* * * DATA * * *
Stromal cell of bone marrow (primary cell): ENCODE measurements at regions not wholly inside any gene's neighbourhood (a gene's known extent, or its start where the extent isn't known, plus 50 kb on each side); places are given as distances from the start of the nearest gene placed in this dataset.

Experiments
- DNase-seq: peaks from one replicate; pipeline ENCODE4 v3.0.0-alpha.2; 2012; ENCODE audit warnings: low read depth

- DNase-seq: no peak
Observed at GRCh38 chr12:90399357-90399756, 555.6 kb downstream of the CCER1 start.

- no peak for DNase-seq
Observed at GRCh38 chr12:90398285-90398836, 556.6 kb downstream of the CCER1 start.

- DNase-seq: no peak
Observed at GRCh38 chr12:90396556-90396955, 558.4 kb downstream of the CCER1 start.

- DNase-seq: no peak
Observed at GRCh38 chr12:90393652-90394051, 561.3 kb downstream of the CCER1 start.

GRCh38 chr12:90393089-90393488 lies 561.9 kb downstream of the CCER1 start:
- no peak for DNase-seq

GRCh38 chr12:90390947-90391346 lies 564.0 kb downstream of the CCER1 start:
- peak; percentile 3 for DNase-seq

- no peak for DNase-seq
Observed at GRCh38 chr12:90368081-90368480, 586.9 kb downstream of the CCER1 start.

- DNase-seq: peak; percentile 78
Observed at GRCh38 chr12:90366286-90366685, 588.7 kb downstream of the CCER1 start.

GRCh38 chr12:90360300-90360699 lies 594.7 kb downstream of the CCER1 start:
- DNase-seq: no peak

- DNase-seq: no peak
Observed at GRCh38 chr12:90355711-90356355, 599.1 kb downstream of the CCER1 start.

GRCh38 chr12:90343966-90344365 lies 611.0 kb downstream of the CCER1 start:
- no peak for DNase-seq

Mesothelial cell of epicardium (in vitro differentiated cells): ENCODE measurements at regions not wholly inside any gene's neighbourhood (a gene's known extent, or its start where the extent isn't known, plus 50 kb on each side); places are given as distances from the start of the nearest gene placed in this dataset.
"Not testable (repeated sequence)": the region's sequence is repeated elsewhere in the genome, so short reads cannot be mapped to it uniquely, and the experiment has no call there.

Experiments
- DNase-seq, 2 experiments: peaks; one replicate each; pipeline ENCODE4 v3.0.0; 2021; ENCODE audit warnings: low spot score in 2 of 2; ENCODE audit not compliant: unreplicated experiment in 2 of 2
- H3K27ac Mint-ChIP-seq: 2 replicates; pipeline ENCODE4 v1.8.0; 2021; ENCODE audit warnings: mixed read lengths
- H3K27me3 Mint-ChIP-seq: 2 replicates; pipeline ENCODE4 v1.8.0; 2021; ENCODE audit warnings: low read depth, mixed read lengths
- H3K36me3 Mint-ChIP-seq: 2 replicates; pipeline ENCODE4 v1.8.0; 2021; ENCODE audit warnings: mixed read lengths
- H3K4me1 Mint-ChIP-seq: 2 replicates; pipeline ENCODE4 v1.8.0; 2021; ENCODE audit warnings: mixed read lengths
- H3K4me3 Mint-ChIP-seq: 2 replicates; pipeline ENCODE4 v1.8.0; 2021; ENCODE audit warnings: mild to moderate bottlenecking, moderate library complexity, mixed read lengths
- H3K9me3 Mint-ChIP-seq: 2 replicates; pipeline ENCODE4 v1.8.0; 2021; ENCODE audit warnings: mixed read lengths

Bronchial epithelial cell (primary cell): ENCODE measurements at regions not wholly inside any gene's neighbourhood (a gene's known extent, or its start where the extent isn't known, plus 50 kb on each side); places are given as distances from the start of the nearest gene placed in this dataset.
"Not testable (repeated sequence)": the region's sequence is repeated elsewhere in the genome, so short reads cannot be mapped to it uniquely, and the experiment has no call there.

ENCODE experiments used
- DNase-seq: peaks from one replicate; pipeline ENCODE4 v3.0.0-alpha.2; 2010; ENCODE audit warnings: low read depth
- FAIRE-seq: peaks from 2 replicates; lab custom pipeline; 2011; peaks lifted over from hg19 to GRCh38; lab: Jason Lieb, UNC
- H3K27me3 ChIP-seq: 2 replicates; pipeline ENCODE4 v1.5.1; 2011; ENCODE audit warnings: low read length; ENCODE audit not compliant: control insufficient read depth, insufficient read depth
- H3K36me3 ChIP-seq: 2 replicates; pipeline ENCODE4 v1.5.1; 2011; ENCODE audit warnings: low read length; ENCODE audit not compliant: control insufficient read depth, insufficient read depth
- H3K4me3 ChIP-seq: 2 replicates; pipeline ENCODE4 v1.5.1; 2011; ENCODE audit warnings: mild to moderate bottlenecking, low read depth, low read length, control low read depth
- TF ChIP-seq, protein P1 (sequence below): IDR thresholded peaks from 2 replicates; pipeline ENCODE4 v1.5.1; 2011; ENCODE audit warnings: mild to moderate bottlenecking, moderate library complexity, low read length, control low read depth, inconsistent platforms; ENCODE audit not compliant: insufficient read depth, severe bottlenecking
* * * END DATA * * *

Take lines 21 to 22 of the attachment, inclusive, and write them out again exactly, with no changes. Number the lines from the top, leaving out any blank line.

- DNase-seq: no peak

- DNase-seq: no peak